On November 8, Americans will have the chance to go to the polls and elect the next president of the United States.
Both major parties, Republican and Democrat, will make their cases to voters in the coming weeks.
The candidates’ positions on environmental issues are very different.
We’ve rounded up statements Clinton’s made publicly to outline where she stands on environmental issues.
On her campaign site, Clinton calls climate change an “urgent threat” to “our economy, our national security, and our children’s health and futures.”
Continuing President Barack Obama’s legacy, she wants to uphold the Paris Agreement that sets targets to reverse the worst effects of global warming, which nearly 200 countries agreed to last December.
“When it comes to climate change, the science is crystal clear,” Clinton said on ScienceDebate. “That’s why as President, I will work both domestically and internationally to ensure that we build on recent progress and continue to slash greenhouse gas pollution over the coming years as the science clearly tells us we must.”
Clinton has proposed investing in clean energy and more efficient vehicles, cutting energy waste by implementing more robust efficiency and pollution standards, and cutting subsidies on oil and gas as ways of dealing with climate change.
At the first presidential debate September 26, Clinton brought up her and Trump’s differences on climate change. Here’s how the exchange unfolded:
CLINTON: Some country is going to be the clean- energy superpower of the 21st century. Donald thinks that climate change is a hoax perpetrated by the Chinese. I think it’s real.
TRUMP: I did not. I did not. I do not say that.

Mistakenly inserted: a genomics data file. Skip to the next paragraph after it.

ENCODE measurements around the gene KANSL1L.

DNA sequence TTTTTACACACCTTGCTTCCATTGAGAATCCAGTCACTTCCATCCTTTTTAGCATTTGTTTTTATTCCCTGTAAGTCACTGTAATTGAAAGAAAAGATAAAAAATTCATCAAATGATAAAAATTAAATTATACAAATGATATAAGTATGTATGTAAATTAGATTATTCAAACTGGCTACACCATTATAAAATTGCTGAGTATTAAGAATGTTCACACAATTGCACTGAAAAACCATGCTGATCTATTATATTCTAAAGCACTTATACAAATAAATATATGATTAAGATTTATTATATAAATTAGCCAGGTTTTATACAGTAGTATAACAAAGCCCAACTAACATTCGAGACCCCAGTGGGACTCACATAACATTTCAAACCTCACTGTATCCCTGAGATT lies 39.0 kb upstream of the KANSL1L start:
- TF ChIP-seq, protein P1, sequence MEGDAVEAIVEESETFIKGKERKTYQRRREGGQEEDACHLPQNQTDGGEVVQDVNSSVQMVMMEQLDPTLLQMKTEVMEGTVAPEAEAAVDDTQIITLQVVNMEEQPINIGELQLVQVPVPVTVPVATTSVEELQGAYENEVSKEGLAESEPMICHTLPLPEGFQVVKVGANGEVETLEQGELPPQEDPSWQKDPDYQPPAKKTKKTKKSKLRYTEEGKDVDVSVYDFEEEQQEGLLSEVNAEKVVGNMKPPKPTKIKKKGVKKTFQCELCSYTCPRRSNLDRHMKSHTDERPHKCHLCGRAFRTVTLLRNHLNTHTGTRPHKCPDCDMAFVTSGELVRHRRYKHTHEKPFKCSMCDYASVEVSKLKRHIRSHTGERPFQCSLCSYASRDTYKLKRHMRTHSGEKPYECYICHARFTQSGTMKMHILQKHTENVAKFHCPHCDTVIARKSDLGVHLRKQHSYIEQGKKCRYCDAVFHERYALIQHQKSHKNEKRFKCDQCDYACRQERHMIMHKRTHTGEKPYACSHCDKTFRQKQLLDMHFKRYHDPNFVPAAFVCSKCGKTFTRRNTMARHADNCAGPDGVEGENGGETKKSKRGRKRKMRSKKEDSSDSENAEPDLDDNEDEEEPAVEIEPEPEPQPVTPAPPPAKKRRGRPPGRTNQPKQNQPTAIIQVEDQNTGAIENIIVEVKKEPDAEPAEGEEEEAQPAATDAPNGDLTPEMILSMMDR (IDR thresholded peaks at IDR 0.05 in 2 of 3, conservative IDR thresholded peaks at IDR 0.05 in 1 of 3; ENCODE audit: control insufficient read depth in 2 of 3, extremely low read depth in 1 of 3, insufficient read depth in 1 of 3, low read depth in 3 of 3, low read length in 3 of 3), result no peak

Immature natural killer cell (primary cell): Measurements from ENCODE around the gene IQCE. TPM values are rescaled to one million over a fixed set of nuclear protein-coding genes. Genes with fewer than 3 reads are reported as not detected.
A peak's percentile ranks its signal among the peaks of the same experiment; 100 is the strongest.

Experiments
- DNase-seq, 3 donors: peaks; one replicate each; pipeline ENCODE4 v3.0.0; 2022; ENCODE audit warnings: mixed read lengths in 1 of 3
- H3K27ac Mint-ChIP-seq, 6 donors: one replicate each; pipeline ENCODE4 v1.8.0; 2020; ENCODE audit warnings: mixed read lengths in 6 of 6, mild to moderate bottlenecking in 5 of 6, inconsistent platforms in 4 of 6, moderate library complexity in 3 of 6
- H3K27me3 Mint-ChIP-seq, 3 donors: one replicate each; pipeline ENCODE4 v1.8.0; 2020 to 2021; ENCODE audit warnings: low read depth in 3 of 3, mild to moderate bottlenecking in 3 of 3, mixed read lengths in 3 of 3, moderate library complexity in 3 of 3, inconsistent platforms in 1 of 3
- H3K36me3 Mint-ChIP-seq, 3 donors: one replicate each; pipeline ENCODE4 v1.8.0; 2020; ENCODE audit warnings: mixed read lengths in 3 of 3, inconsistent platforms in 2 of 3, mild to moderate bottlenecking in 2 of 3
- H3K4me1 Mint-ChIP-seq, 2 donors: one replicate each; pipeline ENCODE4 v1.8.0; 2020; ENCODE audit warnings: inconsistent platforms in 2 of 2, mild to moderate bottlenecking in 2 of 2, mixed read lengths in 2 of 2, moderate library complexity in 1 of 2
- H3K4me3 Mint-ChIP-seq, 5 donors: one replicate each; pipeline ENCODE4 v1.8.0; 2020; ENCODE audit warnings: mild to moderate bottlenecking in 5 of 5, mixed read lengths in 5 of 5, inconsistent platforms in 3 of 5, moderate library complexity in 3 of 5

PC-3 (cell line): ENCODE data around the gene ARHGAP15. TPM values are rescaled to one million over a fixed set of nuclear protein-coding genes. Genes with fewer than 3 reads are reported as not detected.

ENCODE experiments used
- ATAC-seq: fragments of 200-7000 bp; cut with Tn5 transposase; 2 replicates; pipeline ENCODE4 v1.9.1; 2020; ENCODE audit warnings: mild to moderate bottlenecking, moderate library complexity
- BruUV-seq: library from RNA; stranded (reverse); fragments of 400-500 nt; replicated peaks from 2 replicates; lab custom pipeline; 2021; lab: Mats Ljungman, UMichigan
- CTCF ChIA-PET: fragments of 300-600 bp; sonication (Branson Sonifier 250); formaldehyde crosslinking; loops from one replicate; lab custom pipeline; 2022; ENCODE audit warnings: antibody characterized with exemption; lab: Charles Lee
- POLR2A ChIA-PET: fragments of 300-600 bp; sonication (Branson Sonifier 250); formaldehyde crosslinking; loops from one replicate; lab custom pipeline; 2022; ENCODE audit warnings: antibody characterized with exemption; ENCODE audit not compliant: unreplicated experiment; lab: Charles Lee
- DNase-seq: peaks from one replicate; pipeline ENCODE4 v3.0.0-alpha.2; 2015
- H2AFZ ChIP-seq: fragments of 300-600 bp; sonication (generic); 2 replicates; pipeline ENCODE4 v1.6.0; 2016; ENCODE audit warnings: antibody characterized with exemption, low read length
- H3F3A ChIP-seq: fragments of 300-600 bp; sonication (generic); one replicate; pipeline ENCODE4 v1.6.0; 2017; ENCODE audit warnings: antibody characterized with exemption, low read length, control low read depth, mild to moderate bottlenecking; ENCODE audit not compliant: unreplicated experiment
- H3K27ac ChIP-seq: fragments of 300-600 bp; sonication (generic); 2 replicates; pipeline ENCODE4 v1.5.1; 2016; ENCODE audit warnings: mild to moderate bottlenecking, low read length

CLINTON: I think science is real.
TRUMP: I do not say that.
As many news organisations pointed out after the debate, Trump tweeted in 2012 that “The concept of global warming was created by and for the Chinese in order to make US manufacturing non-competitive.”
You can read all of Clinton’s tweets that have mentioned “climate change” or “global warming” here.
Over the past several years, the western states have suffered from one of the worst droughts in US history. California is in its fifth straight year of severe drought, which has put considerable stress on crops and water use. The American Society of Civil Engineers has given infrastructure across the country “D” grades for dams, drinking water, and wastewater.
Clinton wants to establish a Western Water Partnership to coordinate water use among agencies and states in the Western US, and a Water Innovation Lab to use and reuse the resource more efficiently.
In addition, Clinton has called for increased investments in water infrastructure to, “repairing, replacing and expanding” existing infrastructures that are often more than 100 years old.
“Chronic underinvestment in our nation’s drinking and wastewater systems has sickened and endangered Americans from Flint, Michigan, to Ohio and West Virginia,” Clinton said on ScienceDebate. “Outdated and inadequate wastewater systems discharge more than 900 billion gallons of untreated sewage a year, posing health risks to humans and wildlife life, disrupting ecosystems, and disproportionately impacting communities of colour.”
Clinton wants to “keep public lands public,” combat wildlife trafficking around the world, encourage the humane treatment of pets and livestock, and “modernise” how we protect natural resources, including national parks. She has also called for efforts to reverse or slow the decline of at-risk wildlife species.
“Conserving biodiversity is essential to maintaining our quality of life,” Clinton said on ScienceDebate. “We need to collaborate across all sectors and at all levels to conserve our natural resources and maintain the viability of our ecosystems.”
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